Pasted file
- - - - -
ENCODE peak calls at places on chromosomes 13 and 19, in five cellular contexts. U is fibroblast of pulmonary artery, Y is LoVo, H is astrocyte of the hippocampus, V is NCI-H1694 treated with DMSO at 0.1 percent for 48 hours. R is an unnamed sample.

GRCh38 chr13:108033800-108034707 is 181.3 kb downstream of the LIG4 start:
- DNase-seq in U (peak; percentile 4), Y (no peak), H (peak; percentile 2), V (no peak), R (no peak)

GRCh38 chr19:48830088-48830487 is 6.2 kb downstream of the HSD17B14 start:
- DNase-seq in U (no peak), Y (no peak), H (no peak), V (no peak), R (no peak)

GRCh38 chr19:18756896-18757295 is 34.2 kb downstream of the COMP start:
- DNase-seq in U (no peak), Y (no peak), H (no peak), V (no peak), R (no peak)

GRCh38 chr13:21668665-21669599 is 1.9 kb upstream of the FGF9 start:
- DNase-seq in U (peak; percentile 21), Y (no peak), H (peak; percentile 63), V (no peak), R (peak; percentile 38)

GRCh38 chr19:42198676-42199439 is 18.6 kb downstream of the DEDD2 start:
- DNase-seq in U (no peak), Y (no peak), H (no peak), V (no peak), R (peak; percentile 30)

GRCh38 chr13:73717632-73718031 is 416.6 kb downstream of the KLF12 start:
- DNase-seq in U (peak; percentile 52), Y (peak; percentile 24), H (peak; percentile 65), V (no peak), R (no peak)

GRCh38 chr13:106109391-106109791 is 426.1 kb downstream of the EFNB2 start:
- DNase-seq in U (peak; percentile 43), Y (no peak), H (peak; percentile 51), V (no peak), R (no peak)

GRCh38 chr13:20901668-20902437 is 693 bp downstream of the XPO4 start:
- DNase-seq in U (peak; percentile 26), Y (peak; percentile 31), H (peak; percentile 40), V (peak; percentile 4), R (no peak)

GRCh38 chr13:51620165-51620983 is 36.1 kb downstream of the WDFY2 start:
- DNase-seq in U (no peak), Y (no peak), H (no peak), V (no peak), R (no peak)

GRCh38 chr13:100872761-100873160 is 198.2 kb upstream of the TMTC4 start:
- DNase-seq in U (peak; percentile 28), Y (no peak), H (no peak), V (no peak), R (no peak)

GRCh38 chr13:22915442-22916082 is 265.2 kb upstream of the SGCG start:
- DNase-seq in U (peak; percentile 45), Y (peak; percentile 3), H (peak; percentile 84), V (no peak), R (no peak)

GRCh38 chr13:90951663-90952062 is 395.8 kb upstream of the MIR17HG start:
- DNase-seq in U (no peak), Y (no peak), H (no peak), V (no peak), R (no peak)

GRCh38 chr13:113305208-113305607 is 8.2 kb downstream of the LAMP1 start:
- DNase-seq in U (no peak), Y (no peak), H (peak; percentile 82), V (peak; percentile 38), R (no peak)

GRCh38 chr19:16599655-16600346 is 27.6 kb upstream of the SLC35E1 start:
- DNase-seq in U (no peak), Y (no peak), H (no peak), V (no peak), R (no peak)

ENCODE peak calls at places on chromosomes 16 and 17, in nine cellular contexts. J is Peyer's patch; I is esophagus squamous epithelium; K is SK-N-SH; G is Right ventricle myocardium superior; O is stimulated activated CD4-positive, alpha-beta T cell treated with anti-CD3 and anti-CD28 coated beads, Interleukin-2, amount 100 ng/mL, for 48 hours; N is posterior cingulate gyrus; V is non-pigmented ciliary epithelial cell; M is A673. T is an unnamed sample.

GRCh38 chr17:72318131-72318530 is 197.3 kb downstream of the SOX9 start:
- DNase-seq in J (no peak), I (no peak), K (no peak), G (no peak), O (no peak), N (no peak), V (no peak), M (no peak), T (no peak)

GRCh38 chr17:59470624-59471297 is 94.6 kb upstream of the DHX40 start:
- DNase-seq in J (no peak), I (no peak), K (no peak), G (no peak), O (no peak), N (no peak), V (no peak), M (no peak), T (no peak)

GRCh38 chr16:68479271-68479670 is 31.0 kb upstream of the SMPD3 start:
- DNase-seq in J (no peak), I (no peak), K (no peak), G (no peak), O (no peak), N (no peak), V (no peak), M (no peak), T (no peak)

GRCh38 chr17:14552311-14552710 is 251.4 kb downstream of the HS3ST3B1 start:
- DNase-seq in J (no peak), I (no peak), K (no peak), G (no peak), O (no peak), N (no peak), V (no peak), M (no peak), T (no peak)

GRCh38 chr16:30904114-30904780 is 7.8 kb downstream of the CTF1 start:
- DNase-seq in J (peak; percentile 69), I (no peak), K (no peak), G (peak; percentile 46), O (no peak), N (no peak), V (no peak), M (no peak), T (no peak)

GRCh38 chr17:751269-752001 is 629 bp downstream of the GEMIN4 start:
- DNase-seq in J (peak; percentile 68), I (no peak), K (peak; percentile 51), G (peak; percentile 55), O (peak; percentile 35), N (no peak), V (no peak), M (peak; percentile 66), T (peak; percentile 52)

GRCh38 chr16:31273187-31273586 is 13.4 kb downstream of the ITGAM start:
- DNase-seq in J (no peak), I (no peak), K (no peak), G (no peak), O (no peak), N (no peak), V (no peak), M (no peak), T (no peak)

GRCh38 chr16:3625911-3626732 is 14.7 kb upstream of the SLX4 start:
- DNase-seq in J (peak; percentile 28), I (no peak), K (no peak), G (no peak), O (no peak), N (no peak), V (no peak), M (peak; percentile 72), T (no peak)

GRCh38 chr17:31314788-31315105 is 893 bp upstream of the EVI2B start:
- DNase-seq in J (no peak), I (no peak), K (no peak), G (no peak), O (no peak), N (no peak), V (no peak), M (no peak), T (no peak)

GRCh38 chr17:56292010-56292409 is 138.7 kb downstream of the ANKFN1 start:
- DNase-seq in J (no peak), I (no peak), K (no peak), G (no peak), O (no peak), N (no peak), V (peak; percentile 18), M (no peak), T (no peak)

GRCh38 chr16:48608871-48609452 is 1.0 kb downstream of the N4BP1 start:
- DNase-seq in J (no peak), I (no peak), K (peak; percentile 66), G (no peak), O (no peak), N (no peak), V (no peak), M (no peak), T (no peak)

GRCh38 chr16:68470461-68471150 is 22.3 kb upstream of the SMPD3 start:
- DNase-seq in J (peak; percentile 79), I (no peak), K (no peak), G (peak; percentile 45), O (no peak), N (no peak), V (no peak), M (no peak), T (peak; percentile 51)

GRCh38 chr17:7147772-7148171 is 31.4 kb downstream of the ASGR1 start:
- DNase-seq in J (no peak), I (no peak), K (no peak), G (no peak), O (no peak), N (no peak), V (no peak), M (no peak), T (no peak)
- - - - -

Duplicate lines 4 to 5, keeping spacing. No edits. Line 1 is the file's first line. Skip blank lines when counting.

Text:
GRCh38 chr19:48830088-48830487 is 6.2 kb downstream of the HSD17B14 start:
- DNase-seq in U (no peak), Y (no peak), H (no peak), V (no peak), R (no peak)